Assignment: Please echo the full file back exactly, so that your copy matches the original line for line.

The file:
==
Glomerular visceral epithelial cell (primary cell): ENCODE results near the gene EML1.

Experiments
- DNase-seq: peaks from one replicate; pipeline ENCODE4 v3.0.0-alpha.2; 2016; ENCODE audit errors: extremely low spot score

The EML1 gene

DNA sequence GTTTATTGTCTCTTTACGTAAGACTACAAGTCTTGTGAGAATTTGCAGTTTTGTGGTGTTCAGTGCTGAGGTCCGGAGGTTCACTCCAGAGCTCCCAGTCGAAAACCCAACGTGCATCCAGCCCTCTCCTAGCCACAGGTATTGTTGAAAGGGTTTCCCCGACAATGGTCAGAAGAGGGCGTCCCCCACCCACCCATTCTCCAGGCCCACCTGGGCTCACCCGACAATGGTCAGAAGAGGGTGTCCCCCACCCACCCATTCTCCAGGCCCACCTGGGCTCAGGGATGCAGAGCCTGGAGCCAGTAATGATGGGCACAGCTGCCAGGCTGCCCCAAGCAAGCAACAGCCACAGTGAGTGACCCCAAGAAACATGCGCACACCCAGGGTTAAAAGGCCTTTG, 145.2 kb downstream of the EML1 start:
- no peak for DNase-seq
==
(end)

Glomerular visceral epithelial cell (primary cell): ENCODE results near the gene EML1.

Experiments
- DNase-seq: peaks from one replicate; pipeline ENCODE4 v3.0.0-alpha.2; 2016; ENCODE audit errors: extremely low spot score

The EML1 gene

DNA sequence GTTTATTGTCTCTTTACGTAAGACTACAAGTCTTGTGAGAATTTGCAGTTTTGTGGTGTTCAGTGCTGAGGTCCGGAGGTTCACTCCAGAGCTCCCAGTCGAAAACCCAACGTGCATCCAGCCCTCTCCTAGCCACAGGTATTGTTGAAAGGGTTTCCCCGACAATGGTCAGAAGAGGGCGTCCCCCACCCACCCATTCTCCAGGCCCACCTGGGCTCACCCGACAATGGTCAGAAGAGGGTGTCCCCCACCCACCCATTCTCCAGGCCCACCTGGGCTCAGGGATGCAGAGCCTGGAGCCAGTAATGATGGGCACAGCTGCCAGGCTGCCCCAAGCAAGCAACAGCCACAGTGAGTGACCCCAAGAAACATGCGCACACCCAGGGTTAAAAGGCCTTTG, 145.2 kb downstream of the EML1 start:
- no peak for DNase-seq